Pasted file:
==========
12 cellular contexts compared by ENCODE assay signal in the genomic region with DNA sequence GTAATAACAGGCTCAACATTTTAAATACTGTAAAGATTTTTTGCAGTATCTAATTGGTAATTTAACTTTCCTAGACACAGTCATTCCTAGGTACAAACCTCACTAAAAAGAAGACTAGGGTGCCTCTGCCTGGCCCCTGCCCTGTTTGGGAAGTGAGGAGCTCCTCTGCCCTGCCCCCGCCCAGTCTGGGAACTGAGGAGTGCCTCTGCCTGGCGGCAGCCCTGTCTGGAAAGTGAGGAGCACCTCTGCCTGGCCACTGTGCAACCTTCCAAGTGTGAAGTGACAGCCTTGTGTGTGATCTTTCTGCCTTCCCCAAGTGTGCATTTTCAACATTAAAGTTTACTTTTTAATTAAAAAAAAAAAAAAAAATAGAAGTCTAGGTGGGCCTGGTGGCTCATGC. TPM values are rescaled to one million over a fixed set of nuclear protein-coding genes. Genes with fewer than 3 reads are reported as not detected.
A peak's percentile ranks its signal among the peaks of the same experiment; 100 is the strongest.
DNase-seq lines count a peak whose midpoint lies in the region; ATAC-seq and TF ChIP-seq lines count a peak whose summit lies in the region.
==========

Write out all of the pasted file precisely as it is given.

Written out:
12 cellular contexts compared by ENCODE assay signal in the genomic region with DNA sequence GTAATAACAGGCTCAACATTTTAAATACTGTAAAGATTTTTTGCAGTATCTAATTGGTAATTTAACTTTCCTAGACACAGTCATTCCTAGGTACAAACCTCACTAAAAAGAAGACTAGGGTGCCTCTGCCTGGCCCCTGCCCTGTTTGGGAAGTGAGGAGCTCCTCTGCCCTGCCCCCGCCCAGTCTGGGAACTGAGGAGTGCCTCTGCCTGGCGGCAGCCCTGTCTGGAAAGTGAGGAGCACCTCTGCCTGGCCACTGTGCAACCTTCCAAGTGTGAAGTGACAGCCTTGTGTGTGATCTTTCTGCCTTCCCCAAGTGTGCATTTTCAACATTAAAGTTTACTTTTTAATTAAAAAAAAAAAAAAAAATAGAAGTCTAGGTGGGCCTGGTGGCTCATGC. TPM values are rescaled to one million over a fixed set of nuclear protein-coding genes. Genes with fewer than 3 reads are reported as not detected.
A peak's percentile ranks its signal among the peaks of the same experiment; 100 is the strongest.
DNase-seq lines count a peak whose midpoint lies in the region; ATAC-seq and TF ChIP-seq lines count a peak whose summit lies in the region.